Who cares?

    The idea of Curry, Beal, Klay Thompson and Draymond Green all together in a Steve Kerr-coached offense next season is too intriguing to ignore. And if Golden State put both James Wiseman and the top-three-protected pick coming from the Minnesota Timberwolves on the table, that’s the best offer the Wizards could have gotten for Beal.

    But Washington only made a marginal move at the deadline, bringing Daniel Gafford and Chandler Hutchison to the District. Otherwise, Beal is saddled with the same supporting cast that has sputtered amid a dismal 2-9 stretch over the past two weeks.

    Golden State similarly did nothing beyond lowering its tax bill by jettisoning Brad Wanamaker and Marquese Chriss in separate swaps. That means the Warriors will spend the rest of this season fighting tooth-and-nail for a ticket to the play-in tournament, then pin whatever 2022 championship dreams they have on the return of a 31-year-old Klay Thompson from a two-year absence with a torn ACL and torn Achilles.

    Curry and Beal are two of the brightest stars in basketball and two of the most potent offensive weapons in the business. Both belong in the championship race. Instead of pursuing a title together, Beal will be left out of the proceedings entirely while Curry and the Warriors might loom as if-everything-breaks-exactly-right long shots.

    Sigh.

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    Chris O’Meara/Associated Press

    When Kyle Lowry chucked deuces after Wednesday’s win over the Denver Nuggets, it felt like the end of an era for him and the Toronto Raptors. Between the team’s struggles and the 35-year-old’s impending free agency, all arrows seemingly pointed toward a deadline divorce.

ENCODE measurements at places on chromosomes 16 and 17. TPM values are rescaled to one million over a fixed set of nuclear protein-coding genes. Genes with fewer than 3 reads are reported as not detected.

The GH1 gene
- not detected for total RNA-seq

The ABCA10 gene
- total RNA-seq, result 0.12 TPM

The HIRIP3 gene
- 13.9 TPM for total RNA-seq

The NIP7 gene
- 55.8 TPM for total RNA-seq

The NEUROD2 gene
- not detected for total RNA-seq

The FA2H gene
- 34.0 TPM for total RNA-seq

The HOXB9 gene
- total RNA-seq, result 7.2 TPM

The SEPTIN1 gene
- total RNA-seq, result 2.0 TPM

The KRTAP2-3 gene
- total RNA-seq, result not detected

“It was kind of weird tonight not knowing what the next step would be,” Lowry said afterward, per Mark Medina of USA Today. “Just with understanding there are things that could possibly be done on the front of me and the other guys on our team and the organization.”

    The Raptors were active at the deadline. They traded away Norman Powell, Terence Davis and Matt Thomas. They “seriously engaged” the Miami Heat, Philadelphia 76ers and Los Angeles Lakers in Lowry trade talks, per The Athletic’s Shams Charania, and the Los Angeles Clippers joined the pursuit at one point, per Barry Jackson of the Miami Herald.

    But nothing ever came to pass, which feels like a lost opportunity for everyone, but maybe the Lakers more than anyone. The defending champs are literally hurting with both LeBron James (ankle) and Anthony Davis (calf) stuck on the sidelines. They haven’t received the expected lifts from offseason imports Dennis Schroder and Montrezl Harrell, and their supporting cast as a whole has lacked consistency.

    Lowry could’ve provided that stability, plus championship experience, shot-creation, floor spacing and tenacious defense. He would’ve hit the ground running as L.A.’s third star and perhaps cemented this club as the team to beat. It’s unclear what the trade would’ve cost the Lakers, but they were reportedly reluctant to move Talen Horton-Tucker, per Charania.

    Horton-Tucker is an intriguing 20-year-old with a bright future in front of him. He’s not someone who should’ve prevented L.A. from getting a Lowry deal done, especially since he’s about to enter restricted free agency and may not make it back to the Lakers.

    While no one won the Lowry sweepstakes, the other suitors all pivoted in different directions. The Heat added Victor Oladipo. The Sixers picked up George Hill. The Clippers brought in Rajon Rondo. The Lakers did nothing.

    To go from possibly adding an All-Star who fills some of your biggest needs to adding no one is a big-time letdown. For Toronto, another few months with Lowry might be good for #TheFeelz, but the split could come this summer and see the Raptors losing an icon for nothing.

    Both clubs would’ve been much better off had they brokered a Lowry blockbuster.

                 

    All stats current through March 25 and courtesy of NBA.com and Basketball Reference unless otherwise noted. Salary information via Basketball Insiders.

    Zach Buckley covers the NBA for Bleacher Report. Follow him on Twitter, @ZachBuckleyNBA.